It has been a little over three weeks since 24-year-old Sophia gave birth to her fourth daughter in a government run community health centre (CHC) in Sitapur district. When Sophia went into labour, her husband Shabbu borrowed Rs. 300 from the neighbours before he rushed to the hospital. “I had Rs. 700 and I assumed together, this would be enough. We were expecting to receive Rs. 1400 from the hospital and everything was free anyway,” he said. The family was not prepared for the persistent haggling over baksheesh that began almost as soon as the ambulance arrived to pick Sophia up.
In rural U.P., negotiations for baksheesh range from casual demands for chaff-pani to dramatic threats of injuring the bleeding mother or the newborn. Sometimes, in the labour room, cash is flung back on the OT floor when found to be insufficient. In Shabbu’s case, the ambulance drivers, hospital cleaners, and nurses were, respectively, tipped Rs. 100, Rs. 250 and Rs. 700 after the baby arrived.
“The nurses threatened us that they will hurt my wife. One of them said we will spend more money running to Lucknow, if she started bleeding suddenly. I paid what they asked,” he said. When asked about the labour room deals, Dr. Amit Singh the Medical Officer in-charge said, “We are aware but labour room deals cannot be monitored by us.” By any assessment, the deals are so entrenched in the system that it is not considered a bribe anymore — it is now an entitlement, which the bribe taker sees as a right and the giver agrees.
Catching up with MDGs
Going beyond the tipping problem it was noteworthy that Sophia’s delivery was ‘institutional’ i.e. her child was delivered in a hospital, by a skilled nurse, instead of the village’s midwife. That is a cause for celebration in Uttar Pradesh because, the past decade, the government has been haemorrhaging money in the State without being able to make a noteworthy dent in the deaths of new born babies and new mothers.
Well into the post Millennium Development Goals (MDG) era, Uttar Pradesh’s Maternal Mortality Rate (MMR) stands at 392 maternal deaths per 1,00,000 live births. India’s national average is 178, which by itself is far from the MDG target of 109. Similarly for infants, 50 babies die per 1000 live births before they complete the first year. The national figure is 40, once again missing the MDG target of 29.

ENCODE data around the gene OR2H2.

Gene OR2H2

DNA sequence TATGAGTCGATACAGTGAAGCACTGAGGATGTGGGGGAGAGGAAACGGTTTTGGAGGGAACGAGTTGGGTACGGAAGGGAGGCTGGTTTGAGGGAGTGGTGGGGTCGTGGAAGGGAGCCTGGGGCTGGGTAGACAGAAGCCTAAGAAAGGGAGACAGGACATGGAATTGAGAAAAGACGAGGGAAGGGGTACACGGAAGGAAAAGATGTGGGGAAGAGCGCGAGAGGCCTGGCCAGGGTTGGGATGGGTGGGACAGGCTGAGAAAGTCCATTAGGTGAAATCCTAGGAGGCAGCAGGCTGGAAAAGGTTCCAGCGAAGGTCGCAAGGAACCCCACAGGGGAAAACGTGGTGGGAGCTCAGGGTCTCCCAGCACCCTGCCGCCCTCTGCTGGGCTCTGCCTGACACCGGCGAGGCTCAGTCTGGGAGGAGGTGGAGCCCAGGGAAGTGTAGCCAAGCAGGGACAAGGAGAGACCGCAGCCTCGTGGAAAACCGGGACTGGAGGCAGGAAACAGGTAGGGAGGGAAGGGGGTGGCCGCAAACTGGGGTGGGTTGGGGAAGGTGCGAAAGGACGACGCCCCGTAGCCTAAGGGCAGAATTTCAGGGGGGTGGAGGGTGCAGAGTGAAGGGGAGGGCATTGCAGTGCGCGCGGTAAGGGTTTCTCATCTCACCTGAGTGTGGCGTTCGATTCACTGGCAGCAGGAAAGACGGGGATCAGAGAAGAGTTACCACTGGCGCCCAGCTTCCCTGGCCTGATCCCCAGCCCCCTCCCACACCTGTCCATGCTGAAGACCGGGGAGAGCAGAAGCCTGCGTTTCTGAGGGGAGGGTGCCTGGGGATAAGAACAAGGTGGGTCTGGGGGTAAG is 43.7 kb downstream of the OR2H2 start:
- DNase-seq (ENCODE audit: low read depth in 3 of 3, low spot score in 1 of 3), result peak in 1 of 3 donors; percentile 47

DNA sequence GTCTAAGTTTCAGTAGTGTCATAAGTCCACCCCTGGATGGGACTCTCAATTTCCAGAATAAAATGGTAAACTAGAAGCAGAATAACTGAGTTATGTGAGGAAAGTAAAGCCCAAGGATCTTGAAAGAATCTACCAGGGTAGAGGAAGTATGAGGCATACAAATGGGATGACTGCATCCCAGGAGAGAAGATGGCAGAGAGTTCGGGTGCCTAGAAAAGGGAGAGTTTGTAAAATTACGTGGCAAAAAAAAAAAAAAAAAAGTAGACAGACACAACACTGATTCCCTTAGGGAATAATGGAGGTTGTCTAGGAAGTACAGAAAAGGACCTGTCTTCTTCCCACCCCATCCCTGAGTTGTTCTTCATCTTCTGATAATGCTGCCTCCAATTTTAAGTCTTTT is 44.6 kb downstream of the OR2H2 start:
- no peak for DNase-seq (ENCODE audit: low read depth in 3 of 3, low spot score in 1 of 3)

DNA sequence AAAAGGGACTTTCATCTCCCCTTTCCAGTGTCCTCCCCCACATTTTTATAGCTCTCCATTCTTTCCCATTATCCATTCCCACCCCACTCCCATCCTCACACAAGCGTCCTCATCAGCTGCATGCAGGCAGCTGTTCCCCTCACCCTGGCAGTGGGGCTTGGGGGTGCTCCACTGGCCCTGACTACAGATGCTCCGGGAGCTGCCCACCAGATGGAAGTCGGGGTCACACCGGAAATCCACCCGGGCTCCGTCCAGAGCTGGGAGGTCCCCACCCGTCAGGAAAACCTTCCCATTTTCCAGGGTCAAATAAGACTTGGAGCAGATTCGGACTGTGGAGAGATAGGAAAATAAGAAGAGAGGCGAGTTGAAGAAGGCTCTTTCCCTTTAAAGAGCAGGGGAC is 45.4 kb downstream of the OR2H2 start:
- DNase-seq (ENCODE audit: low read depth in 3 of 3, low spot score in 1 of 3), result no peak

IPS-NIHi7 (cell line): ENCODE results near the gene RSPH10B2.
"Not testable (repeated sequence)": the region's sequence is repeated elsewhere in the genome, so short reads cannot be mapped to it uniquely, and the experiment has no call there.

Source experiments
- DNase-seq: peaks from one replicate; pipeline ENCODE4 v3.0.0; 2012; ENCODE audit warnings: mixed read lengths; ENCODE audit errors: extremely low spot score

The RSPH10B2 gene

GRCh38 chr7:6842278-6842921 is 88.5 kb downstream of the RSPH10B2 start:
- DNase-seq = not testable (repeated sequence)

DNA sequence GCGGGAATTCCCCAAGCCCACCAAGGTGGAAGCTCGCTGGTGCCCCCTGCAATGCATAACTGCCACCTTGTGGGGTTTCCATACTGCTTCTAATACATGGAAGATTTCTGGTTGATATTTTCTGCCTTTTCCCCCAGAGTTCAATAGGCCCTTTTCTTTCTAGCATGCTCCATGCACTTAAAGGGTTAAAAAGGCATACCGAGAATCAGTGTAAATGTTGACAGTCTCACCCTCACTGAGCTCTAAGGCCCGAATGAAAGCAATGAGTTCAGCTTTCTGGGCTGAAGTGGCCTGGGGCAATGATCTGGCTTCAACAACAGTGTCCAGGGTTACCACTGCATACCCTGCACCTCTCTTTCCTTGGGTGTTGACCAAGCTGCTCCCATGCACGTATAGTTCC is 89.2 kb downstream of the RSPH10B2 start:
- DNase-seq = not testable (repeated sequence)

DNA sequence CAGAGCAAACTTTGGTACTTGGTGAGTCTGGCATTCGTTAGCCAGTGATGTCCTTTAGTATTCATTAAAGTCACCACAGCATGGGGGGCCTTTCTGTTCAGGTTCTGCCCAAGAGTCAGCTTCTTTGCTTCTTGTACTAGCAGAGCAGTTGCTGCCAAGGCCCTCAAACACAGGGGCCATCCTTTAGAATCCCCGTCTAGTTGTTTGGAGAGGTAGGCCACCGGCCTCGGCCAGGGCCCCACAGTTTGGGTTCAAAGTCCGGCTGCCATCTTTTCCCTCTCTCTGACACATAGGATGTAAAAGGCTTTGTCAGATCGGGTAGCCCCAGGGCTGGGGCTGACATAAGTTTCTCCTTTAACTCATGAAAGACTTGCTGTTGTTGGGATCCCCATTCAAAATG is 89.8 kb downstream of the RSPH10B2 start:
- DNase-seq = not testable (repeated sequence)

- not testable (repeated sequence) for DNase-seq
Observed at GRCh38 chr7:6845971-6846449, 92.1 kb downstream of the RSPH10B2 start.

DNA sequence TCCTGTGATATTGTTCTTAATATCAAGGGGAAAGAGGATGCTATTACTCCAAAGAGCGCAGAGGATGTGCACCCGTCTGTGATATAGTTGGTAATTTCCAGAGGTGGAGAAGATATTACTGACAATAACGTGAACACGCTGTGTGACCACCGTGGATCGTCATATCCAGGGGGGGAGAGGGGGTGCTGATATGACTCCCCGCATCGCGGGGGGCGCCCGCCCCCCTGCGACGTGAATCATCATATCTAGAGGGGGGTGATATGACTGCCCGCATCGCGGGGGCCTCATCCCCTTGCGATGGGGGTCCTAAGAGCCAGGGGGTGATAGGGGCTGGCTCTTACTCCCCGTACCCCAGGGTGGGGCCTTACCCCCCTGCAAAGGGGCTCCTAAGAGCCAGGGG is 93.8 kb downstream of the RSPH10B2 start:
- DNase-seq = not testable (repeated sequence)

U.P. is one of the worst States for women — they are least likely to be educated, most likely to die during pregnancy, most likely to bear sickly new-borns, and these new-borns are most likely to be under-nourished at the age of five years, if they reach that age at all. In the CHC where Sophia delivered the baby two numbers on a yellow chart depict the situation: MMR: 330. IMR: 82.
To mitigate these, the government introduced the Janani Suraksha Yojana (JSY), a conditional cash transfer scheme (under the National Rural Health Mission) to benefit expecting mothers such as Sophia. Under the scheme pregnant women are entitled to free medicines, hospitalisation, and free food during hospital stay, free transport (after the delivery) and a incentive of Rs. 1400 for choosing to deliver the baby at a government or private hospital.
However Sophia’s family spent Rs. 1050 for the delivery but the remittance of Rs. 1400, promised under JSY, has not come in yet because the family does not have a bank account.
This is the second part of the series, Malady Nation, on India's multi-dimensional healthcare crisis. This part shines a light on gaps in the healthcare system across rural India.